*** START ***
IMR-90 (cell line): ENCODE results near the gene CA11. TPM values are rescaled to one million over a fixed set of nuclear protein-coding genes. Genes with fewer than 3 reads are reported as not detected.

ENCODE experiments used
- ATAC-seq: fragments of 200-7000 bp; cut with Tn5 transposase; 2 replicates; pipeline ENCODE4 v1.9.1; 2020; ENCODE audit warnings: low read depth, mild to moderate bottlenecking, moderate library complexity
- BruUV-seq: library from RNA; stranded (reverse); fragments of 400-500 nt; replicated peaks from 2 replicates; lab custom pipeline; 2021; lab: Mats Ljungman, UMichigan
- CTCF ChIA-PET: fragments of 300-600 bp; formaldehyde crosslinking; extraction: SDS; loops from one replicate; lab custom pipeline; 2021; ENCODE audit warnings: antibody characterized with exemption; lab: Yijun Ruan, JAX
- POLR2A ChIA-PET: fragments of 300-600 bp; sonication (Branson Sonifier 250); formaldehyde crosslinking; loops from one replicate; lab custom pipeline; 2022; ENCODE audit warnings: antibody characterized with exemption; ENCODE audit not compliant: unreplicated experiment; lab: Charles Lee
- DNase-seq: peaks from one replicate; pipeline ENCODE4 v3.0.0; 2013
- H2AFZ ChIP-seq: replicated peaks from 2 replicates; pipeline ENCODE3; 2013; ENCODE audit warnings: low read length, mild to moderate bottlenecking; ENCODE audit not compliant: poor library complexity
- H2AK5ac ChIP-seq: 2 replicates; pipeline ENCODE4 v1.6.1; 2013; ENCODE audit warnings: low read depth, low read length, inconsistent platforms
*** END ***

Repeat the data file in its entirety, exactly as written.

IMR-90 (cell line): ENCODE results near the gene CA11. TPM values are rescaled to one million over a fixed set of nuclear protein-coding genes. Genes with fewer than 3 reads are reported as not detected.

ENCODE experiments used
- ATAC-seq: fragments of 200-7000 bp; cut with Tn5 transposase; 2 replicates; pipeline ENCODE4 v1.9.1; 2020; ENCODE audit warnings: low read depth, mild to moderate bottlenecking, moderate library complexity
- BruUV-seq: library from RNA; stranded (reverse); fragments of 400-500 nt; replicated peaks from 2 replicates; lab custom pipeline; 2021; lab: Mats Ljungman, UMichigan
- CTCF ChIA-PET: fragments of 300-600 bp; formaldehyde crosslinking; extraction: SDS; loops from one replicate; lab custom pipeline; 2021; ENCODE audit warnings: antibody characterized with exemption; lab: Yijun Ruan, JAX
- POLR2A ChIA-PET: fragments of 300-600 bp; sonication (Branson Sonifier 250); formaldehyde crosslinking; loops from one replicate; lab custom pipeline; 2022; ENCODE audit warnings: antibody characterized with exemption; ENCODE audit not compliant: unreplicated experiment; lab: Charles Lee
- DNase-seq: peaks from one replicate; pipeline ENCODE4 v3.0.0; 2013
- H2AFZ ChIP-seq: replicated peaks from 2 replicates; pipeline ENCODE3; 2013; ENCODE audit warnings: low read length, mild to moderate bottlenecking; ENCODE audit not compliant: poor library complexity
- H2AK5ac ChIP-seq: 2 replicates; pipeline ENCODE4 v1.6.1; 2013; ENCODE audit warnings: low read depth, low read length, inconsistent platforms